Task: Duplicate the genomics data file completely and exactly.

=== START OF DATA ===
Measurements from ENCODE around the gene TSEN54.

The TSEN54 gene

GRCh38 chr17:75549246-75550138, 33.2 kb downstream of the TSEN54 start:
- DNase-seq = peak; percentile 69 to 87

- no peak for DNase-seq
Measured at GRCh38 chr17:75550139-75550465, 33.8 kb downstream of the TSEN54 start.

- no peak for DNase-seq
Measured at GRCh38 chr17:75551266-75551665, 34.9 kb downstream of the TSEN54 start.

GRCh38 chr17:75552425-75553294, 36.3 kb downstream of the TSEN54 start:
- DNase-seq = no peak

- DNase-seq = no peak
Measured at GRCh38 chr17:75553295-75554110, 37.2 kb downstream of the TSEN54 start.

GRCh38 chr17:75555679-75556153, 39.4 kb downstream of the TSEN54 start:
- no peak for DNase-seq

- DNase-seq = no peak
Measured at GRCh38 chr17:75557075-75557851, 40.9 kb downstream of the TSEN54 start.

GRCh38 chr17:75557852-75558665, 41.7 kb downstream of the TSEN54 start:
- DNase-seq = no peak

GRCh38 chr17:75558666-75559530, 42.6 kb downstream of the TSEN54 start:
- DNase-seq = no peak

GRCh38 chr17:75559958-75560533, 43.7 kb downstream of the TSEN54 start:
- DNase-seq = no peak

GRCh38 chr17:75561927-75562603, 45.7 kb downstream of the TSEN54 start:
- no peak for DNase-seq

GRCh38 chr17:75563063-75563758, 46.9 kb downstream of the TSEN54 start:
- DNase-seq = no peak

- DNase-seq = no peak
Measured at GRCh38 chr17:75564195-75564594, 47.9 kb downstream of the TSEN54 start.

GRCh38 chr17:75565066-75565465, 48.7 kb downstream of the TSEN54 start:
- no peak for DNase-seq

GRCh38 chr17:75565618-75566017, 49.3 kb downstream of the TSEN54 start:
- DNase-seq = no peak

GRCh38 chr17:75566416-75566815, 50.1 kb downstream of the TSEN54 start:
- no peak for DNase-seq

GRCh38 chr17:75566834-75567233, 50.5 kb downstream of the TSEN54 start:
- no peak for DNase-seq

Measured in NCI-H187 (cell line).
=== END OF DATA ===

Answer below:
Measurements from ENCODE around the gene TSEN54.

The TSEN54 gene

GRCh38 chr17:75549246-75550138, 33.2 kb downstream of the TSEN54 start:
- DNase-seq = peak; percentile 69 to 87

- no peak for DNase-seq
Measured at GRCh38 chr17:75550139-75550465, 33.8 kb downstream of the TSEN54 start.

- no peak for DNase-seq
Measured at GRCh38 chr17:75551266-75551665, 34.9 kb downstream of the TSEN54 start.

GRCh38 chr17:75552425-75553294, 36.3 kb downstream of the TSEN54 start:
- DNase-seq = no peak

- DNase-seq = no peak
Measured at GRCh38 chr17:75553295-75554110, 37.2 kb downstream of the TSEN54 start.

GRCh38 chr17:75555679-75556153, 39.4 kb downstream of the TSEN54 start:
- no peak for DNase-seq

- DNase-seq = no peak
Measured at GRCh38 chr17:75557075-75557851, 40.9 kb downstream of the TSEN54 start.

GRCh38 chr17:75557852-75558665, 41.7 kb downstream of the TSEN54 start:
- DNase-seq = no peak

GRCh38 chr17:75558666-75559530, 42.6 kb downstream of the TSEN54 start:
- DNase-seq = no peak

GRCh38 chr17:75559958-75560533, 43.7 kb downstream of the TSEN54 start:
- DNase-seq = no peak

GRCh38 chr17:75561927-75562603, 45.7 kb downstream of the TSEN54 start:
- no peak for DNase-seq

GRCh38 chr17:75563063-75563758, 46.9 kb downstream of the TSEN54 start:
- DNase-seq = no peak

- DNase-seq = no peak
Measured at GRCh38 chr17:75564195-75564594, 47.9 kb downstream of the TSEN54 start.

GRCh38 chr17:75565066-75565465, 48.7 kb downstream of the TSEN54 start:
- no peak for DNase-seq

GRCh38 chr17:75565618-75566017, 49.3 kb downstream of the TSEN54 start:
- DNase-seq = no peak

GRCh38 chr17:75566416-75566815, 50.1 kb downstream of the TSEN54 start:
- no peak for DNase-seq

GRCh38 chr17:75566834-75567233, 50.5 kb downstream of the TSEN54 start:
- no peak for DNase-seq

Measured in NCI-H187 (cell line).